Advertisement

Application of Simulation Based Risk Assessment for Driver Assistance Systems Development

  • Jens Alsen
  • Mirella Cassani
  • Bertram Wortelen
Conference paper

Abstract

This paper proposes the application of a new methodology for an improved human error risk analysis in the current design process of driver assistance systems to a specific case study. The basic ideas of the methodology are: (1) to use well-known and existing techniques; (2) to combine them with a quasi-static approach to account for the variability and dynamicity of Human–Machine Interaction; and (3) to utilise joint cognitive models to evaluate the consequences of the HMI as well as to derive probabilities of human inadequate performances. After a general overview of the risk based design methodology and the description of the driver Model, the proposed case study is developed. Specific attention is given to the application of the driver model within the methodology.

Keywords

Driver model Risk based design Event tree Expanded human performance event tree Human error 

Notes

Acknowledgments

The research leading to these results has received funding from the European Commission Seventh Framework Programme (FP7/2007-2013) under grant agreement no. 218552, Project ISi-PADAS

References

  1. 1.
    Bellet T, et al (2007) Cognitive modelling and computational simulation of drivers mental activities. Cacciabue PC (ed) Modelling driver behaviour in automotive environments, vol 18. Springer, London pp 315–343Google Scholar
  2. 2.
    Boer ER, et al (2005) Driver performance assessment with a car following model. In: Proceeding of the third international driving symposium on human factors in driver assessment, training and vehicle design, pp 433–440Google Scholar
  3. 3.
    Cacciabue PC (2007) (ed) Modelling driver behaviour in automotive environments. 1st edn. Springer, LondonGoogle Scholar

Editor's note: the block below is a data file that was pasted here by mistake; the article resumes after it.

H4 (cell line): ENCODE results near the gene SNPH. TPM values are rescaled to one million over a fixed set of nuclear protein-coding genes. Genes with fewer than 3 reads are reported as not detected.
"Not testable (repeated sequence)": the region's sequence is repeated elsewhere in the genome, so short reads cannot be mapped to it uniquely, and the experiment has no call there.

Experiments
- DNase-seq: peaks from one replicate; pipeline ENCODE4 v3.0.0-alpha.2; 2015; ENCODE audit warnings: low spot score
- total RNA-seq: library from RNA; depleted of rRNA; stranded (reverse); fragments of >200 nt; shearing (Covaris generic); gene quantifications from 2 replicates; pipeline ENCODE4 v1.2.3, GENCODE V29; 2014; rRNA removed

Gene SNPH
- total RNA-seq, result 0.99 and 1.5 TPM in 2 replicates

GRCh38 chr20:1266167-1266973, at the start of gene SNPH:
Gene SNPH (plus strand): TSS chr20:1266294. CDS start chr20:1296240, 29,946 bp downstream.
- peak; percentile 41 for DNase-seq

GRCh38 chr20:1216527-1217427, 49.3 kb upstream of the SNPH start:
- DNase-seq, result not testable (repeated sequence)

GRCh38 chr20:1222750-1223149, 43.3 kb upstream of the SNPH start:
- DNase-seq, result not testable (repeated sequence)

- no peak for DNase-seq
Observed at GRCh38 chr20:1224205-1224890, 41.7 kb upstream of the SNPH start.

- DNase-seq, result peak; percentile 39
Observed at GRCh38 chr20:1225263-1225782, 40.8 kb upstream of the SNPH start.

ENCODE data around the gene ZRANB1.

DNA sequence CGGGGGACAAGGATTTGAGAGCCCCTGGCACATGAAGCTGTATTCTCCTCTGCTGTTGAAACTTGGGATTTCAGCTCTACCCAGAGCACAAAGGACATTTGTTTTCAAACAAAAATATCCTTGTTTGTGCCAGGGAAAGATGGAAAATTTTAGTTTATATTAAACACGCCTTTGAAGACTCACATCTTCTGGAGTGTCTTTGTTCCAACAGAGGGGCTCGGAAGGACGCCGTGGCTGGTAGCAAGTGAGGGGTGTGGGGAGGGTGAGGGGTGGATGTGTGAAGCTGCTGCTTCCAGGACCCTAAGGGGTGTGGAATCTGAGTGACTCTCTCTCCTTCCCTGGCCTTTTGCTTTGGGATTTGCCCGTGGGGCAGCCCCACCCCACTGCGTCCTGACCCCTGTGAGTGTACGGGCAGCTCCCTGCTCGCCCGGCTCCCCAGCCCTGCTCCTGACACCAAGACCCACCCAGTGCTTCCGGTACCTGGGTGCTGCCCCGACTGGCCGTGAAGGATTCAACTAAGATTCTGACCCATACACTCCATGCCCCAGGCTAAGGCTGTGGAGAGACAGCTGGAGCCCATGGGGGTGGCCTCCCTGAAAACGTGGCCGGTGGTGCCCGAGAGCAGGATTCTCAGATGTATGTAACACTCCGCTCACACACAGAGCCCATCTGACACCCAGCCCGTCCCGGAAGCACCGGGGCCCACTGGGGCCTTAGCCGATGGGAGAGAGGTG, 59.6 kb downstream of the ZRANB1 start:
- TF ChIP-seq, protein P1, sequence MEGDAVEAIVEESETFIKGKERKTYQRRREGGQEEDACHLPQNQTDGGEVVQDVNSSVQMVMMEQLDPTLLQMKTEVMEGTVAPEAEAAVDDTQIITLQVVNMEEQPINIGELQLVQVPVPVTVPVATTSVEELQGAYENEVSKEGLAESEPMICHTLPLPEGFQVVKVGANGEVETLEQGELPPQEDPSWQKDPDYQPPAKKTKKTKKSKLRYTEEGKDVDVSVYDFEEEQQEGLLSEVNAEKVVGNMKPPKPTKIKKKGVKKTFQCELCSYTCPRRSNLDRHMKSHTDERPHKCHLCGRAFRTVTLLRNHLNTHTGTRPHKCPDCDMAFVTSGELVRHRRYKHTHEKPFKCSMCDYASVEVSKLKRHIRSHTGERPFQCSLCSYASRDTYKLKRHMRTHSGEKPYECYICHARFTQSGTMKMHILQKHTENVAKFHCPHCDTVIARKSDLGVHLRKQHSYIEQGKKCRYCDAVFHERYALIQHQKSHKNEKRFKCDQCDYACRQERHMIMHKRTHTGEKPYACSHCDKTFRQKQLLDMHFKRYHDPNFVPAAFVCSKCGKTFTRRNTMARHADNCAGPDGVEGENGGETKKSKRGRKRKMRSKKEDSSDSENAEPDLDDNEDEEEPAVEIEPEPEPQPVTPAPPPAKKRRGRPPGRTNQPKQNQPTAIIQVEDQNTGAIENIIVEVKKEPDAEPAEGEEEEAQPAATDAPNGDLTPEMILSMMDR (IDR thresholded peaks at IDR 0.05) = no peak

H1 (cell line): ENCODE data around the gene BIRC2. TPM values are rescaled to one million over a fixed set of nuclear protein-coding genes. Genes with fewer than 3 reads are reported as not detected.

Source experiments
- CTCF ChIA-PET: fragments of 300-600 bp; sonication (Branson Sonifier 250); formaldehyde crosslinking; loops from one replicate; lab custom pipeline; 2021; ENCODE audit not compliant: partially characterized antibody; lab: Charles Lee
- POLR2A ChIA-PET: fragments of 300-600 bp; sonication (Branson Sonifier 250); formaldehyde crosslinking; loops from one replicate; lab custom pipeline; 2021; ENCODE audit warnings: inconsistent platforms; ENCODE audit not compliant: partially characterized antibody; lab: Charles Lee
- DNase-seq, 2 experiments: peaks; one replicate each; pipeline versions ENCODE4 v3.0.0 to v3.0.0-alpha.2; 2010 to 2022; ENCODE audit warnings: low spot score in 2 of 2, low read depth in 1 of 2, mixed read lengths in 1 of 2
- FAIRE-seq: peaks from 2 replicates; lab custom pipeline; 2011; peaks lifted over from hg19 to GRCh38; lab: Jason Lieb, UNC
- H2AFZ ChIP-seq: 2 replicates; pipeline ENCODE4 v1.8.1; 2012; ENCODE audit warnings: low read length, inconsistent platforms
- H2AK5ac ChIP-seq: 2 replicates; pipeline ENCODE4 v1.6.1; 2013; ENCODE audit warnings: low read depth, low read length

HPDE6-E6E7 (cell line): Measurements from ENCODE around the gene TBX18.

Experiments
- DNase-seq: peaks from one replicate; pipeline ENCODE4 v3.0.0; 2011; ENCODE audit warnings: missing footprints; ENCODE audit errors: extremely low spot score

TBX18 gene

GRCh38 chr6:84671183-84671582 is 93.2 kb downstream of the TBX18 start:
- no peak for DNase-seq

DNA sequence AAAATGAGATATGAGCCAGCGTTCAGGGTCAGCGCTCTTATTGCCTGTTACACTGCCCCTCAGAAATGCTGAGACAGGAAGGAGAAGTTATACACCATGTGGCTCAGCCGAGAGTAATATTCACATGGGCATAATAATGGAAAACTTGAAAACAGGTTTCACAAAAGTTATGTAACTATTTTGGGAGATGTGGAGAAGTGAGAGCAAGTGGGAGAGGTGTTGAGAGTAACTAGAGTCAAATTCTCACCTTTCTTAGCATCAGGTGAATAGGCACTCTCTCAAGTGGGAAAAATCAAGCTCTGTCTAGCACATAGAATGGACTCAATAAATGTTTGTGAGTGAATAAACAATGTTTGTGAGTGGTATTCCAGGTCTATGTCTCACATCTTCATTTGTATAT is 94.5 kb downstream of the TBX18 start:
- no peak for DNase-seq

4. 4.
    Cacciabue PC, Mark Vollrath (2010) The ISi-PADAS project—human modelling and simulation to support human error risk analysis of partially autonomous driver assistance systems (this issue).Google Scholar
  5. 5.
    Horrey WJ, Wickens CD, Consalus KP (2006) Modeling drivers′ visual attention allocation while interacting with in-vehicle technologies. J Exp Psychol: Appl 12(2):67–78CrossRefGoogle Scholar
  6. 6.
    ICAO—International Civil Aviation Organisation (2006) safety management manual doc 9859, AN/460, Montreal, CanadaGoogle Scholar
  7. 7.
    Kaul R, Baumann M, Wortelen B (2010) The influence of predictability and frequency of events on the gaze behaviour while driving (this issue).Google Scholar
  8. 8.
    Salvucci DD (2006) Modeling driver behavior in a cognitive architecture. Hum Factors 48(2):362–380CrossRefGoogle Scholar
  9. 9.
    Swain AD, Guttmann HE (1983) Handbook of human reliability analysis with emphasis on nuclear power plant applications. NUclear REGulatory Commission, NUREG/CR-1278, WashingtonGoogle Scholar
  10. 10.
    Wortelen B, Zilinski M, Baumann M, Muhrer E, Vollrath M, Eilers M, Lüdtke A, Möbus C (2010) Modelling aspects of longitudinal control in an integrated driver model: detection and prediction of forced decisions and visual attention allocation at varying event frequencies. This issueGoogle Scholar

Copyright information

© Springer-Verlag Italia Srl 2011

Authors and Affiliations

  1. 1.OFFIS e.V.Institute for Information TechnologyOldenburgGermany
  2. 2.KITE Solutions s.n.c.Laveno MombelloItaly

Personalised recommendations